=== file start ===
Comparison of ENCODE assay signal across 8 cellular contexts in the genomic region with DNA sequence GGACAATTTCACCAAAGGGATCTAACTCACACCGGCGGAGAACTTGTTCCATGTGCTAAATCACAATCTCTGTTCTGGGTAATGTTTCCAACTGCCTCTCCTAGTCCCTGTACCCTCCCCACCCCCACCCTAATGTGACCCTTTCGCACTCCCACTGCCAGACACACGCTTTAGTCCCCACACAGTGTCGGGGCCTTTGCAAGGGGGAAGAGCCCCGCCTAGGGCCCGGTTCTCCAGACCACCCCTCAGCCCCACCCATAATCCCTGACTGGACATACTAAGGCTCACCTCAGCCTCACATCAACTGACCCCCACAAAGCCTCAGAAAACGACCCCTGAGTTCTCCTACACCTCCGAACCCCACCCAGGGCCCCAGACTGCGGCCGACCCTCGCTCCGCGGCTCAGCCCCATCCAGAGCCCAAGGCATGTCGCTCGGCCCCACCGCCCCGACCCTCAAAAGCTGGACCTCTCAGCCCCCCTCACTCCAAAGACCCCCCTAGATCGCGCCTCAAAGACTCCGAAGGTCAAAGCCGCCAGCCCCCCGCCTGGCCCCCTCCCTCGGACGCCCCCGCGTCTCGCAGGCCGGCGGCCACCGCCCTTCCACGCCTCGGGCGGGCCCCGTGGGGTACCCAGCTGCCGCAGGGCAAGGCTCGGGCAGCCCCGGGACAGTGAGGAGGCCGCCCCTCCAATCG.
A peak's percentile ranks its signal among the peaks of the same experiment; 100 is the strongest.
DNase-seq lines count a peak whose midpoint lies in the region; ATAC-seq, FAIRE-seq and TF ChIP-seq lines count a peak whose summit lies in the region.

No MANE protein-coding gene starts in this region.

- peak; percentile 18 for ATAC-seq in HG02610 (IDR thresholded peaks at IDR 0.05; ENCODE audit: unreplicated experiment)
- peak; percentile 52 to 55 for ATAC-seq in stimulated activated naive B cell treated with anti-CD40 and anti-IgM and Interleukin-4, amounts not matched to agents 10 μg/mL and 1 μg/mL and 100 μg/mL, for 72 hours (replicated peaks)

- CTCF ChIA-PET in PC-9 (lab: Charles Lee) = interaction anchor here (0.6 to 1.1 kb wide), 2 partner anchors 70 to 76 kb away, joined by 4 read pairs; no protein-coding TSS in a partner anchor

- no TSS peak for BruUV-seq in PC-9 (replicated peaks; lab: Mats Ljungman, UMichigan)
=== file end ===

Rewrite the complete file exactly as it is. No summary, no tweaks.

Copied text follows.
Comparison of ENCODE assay signal across 8 cellular contexts in the genomic region with DNA sequence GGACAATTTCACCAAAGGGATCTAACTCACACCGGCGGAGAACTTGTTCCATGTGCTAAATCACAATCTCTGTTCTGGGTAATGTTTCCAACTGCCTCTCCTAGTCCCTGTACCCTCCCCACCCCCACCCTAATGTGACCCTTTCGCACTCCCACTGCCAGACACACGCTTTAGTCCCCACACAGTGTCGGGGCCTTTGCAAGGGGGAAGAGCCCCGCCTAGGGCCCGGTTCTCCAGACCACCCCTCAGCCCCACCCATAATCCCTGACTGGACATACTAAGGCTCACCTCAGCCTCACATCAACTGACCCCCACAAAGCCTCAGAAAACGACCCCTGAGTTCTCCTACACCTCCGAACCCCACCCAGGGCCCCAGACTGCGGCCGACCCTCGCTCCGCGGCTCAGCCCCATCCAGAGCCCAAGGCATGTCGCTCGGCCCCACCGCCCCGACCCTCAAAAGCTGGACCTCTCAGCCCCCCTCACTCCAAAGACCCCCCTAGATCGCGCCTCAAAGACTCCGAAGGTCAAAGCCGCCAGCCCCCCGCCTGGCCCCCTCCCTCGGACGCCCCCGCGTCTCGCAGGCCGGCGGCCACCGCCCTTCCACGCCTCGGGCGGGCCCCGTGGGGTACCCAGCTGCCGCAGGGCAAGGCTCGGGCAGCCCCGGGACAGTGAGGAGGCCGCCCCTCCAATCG.
A peak's percentile ranks its signal among the peaks of the same experiment; 100 is the strongest.
DNase-seq lines count a peak whose midpoint lies in the region; ATAC-seq, FAIRE-seq and TF ChIP-seq lines count a peak whose summit lies in the region.

No MANE protein-coding gene starts in this region.

- peak; percentile 18 for ATAC-seq in HG02610 (IDR thresholded peaks at IDR 0.05; ENCODE audit: unreplicated experiment)
- peak; percentile 52 to 55 for ATAC-seq in stimulated activated naive B cell treated with anti-CD40 and anti-IgM and Interleukin-4, amounts not matched to agents 10 μg/mL and 1 μg/mL and 100 μg/mL, for 72 hours (replicated peaks)

- CTCF ChIA-PET in PC-9 (lab: Charles Lee) = interaction anchor here (0.6 to 1.1 kb wide), 2 partner anchors 70 to 76 kb away, joined by 4 read pairs; no protein-coding TSS in a partner anchor

- no TSS peak for BruUV-seq in PC-9 (replicated peaks; lab: Mats Ljungman, UMichigan)